Musical Rooms

April 3, 2009

50 Best Irish music acts right now (who contributed to Musical Rooms)

davidholmesMyself and three Ticket colleagues (Jim Carroll, Tony Clayton Lea and Lauren Murphy) were each recently asked to compile a list of the ’50 Best Irish music acts right now’. As expected there’s lots of debate about it over on Jim Carroll’s blog. There were lots of bands I voted for that aren’t on the list, and some I didn’t vote for that made the final 50. Either way, it’s great to see a light shined on so many bands and the list proves that Irish music is in a fairly robust health. Well done to David Holmes for bagging the No. 1 slot.

Here’s a list of those included in the Top 50 who have contributed to Musical Rooms so far. Watch out for upcoming contributions from Spook of the Thirteenth Lock, Ann Scott and Dark Room Notes.

(49) David Turpin
(46) Mick Flannery
(38) The Jimmy Cake
(29) Julie Feeney
(23) Messiah J &The Expert
(20) Oppenheimer
(19) Chequerboard
(13) RSAG
(8) Adrian Crowley
(6) Villagers
(5) Lisa Hannigan
(4) Fight Like Apes
(2) Jape

February 12, 2009

Musical Rooms Part 58: R.S.A.G.


“My favourite place so far that I have created music in is a house a mile or so outside Kilkenny city. It’s the smallest room in the house. I was living with a friend and we had four rooms, two rooms each. He had decks and so many records that it took more time to move the records in than it took me to move in, so he got the biggest room. We agreed that it was because of those records, but we both know it was for his big ego, ha! I choose to take the smaller of my two rooms for my studio. It was perfect apart from when I recorded drums in there. But it ended up working out really well and gave a really claustrophobic feel on some of the tracks on the album.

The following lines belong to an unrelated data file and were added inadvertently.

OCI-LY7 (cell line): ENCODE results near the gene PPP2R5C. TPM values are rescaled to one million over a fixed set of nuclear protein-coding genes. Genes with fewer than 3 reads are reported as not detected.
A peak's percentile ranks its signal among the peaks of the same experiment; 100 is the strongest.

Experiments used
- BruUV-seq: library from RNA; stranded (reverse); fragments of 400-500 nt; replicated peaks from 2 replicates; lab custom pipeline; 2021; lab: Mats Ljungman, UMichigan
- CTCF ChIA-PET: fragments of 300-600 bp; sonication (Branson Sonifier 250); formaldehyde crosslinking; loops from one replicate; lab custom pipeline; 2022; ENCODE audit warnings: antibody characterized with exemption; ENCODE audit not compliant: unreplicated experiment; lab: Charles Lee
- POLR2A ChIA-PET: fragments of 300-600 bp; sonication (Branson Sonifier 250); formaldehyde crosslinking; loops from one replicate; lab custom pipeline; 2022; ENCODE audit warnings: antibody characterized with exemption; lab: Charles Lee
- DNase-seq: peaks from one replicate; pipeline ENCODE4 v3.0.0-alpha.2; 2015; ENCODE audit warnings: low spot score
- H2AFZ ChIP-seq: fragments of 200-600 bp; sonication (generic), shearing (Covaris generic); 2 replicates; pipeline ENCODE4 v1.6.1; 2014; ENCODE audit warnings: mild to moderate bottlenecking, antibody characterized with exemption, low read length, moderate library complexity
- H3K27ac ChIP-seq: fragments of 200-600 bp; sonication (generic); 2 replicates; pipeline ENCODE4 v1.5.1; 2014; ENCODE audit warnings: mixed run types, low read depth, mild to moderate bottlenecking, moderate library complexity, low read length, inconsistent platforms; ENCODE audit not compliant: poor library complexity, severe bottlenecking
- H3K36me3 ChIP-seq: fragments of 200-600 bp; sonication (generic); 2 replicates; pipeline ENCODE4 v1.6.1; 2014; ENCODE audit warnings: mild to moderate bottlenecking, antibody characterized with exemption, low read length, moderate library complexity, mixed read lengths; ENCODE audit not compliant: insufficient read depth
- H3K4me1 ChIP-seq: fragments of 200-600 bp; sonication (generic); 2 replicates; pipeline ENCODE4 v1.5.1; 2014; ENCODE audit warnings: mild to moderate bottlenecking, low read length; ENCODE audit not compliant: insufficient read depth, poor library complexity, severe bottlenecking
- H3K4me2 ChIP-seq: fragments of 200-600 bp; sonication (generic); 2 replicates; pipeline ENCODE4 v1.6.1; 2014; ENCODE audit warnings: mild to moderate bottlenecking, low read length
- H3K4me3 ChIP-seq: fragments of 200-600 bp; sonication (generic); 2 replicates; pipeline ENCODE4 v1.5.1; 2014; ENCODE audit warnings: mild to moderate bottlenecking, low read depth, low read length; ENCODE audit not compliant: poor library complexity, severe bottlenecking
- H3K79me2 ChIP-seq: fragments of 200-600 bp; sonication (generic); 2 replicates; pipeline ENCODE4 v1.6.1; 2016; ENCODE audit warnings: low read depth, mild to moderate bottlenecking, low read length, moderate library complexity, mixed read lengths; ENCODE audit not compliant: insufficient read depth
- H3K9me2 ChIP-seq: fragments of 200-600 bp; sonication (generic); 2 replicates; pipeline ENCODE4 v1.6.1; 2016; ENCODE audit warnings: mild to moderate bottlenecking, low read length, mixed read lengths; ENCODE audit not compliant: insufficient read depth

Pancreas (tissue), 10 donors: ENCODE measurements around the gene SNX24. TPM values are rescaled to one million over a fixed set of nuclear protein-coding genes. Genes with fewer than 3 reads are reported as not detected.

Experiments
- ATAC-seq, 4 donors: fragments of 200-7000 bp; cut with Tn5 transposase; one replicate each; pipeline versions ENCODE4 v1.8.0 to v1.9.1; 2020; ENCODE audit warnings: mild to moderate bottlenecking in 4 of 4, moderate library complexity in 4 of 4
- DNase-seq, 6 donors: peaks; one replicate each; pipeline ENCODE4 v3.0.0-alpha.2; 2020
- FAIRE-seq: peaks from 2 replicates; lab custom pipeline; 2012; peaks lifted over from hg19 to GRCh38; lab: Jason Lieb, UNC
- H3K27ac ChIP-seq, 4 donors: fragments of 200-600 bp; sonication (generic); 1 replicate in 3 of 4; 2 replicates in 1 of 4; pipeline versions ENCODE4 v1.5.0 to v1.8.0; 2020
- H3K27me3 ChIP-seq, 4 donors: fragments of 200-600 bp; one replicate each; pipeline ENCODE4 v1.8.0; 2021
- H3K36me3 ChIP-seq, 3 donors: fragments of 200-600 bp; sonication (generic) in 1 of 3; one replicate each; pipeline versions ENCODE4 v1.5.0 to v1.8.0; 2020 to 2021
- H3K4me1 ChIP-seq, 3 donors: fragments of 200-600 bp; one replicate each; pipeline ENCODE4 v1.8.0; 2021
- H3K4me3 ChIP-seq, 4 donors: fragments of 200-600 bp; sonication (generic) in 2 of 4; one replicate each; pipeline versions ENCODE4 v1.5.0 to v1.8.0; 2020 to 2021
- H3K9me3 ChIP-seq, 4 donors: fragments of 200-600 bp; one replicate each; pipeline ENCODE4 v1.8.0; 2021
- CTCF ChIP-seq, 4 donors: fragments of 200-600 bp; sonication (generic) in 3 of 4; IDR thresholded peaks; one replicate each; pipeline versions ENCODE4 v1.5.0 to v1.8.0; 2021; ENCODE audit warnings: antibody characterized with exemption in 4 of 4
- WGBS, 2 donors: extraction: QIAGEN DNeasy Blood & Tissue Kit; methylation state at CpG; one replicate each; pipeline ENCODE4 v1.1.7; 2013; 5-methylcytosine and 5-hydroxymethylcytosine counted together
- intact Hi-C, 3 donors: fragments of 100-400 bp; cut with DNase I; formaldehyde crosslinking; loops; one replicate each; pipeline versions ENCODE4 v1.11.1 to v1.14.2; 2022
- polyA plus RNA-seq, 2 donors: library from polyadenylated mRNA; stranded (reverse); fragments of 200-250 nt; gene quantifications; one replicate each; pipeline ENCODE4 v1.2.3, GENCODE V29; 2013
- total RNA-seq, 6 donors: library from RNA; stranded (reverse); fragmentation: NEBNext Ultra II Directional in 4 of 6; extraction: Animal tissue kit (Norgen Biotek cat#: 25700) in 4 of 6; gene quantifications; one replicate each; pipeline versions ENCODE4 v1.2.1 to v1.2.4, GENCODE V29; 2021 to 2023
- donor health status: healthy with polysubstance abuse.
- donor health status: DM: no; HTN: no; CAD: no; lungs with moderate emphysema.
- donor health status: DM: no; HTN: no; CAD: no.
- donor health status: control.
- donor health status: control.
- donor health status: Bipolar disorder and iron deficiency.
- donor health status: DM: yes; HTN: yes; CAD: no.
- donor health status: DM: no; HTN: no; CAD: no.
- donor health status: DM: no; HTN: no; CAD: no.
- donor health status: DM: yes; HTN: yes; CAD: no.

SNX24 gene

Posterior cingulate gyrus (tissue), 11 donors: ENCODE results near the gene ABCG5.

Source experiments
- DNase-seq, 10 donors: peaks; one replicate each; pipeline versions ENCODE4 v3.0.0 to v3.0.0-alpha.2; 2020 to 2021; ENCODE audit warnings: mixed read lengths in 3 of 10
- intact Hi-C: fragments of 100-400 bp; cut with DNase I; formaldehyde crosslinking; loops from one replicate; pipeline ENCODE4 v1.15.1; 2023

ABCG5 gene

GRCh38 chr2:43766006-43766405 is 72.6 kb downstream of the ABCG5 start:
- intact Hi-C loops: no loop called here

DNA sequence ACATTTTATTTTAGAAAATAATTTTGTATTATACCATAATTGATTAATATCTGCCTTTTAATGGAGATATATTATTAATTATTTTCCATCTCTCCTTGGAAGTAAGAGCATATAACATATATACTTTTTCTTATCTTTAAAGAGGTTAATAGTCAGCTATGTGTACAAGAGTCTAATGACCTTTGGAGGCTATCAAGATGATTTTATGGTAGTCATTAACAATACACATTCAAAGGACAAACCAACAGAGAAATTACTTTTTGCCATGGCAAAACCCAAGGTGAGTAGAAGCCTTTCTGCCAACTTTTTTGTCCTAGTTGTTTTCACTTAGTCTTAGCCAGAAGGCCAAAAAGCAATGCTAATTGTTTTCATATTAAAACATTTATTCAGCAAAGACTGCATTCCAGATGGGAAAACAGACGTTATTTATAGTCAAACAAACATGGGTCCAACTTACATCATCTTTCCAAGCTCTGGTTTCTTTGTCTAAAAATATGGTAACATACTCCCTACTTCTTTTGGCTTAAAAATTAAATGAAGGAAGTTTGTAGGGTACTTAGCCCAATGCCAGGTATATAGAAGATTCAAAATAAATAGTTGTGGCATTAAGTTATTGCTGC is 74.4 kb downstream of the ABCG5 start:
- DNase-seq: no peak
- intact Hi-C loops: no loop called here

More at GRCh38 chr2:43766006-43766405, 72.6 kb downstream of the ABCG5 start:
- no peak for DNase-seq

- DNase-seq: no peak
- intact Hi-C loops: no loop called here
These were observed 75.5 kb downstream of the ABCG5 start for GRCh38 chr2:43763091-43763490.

I got some large black soft rug-like material – I got it from a friend – to soundproof the room as much as I could. What I was after was a dead room. It smelled like a mix of old school carpet and engine oil, maybe because the blankets were used to transport motorbikes in from Japan. I love free stuff with a bit of a story. So, as soon as I had the room all blacked out, the scene was set.

In the room, I have a computer, a set of speakers and whatever instruments I tend to drag to and fro the room. The most important things for me to have in there are a Bass guitar, acoustic guitar and whatever percussion bits were lying around.

I spend a good bit of my time in the room and tend not to have a schedule; I just make music whenever the mood takes me. Isolation is not important. I do work alone most of the time but always like to get friends’ opinions on what I’m doing.

The creative process at the moment for me is to jam a lot on my three-string acoustic guitar, and when something feels right, I’ll record it. Once a song has a structure, you can experiment with different feels and layering textures. I use a PC with a program called Acid to initially draft ideas. It’s a great program for creating loops quickly. My method is very primitive and simple.

What I like most about my space is that it’s mine.”

R.S.A.G. (Rarely Seen Above Ground) is Jeremy Hickey, a multi-instrumentalist who records, performs and produces all his own music. Live, he plays drums, percussion and sings. His debut album Organic Sampler was released in 2008 to rave reviews and is nominated for the 2008 Choice Music Prize. He plays The Academy, Dublin on Tuesday, February 17th, The Pavillion, Cork on Thursday, February 19th, The Roisin Dubh, Galway on Friday, February 27th and the Choice Music Prize ceremony on Wednesday March 4th. For more information visit

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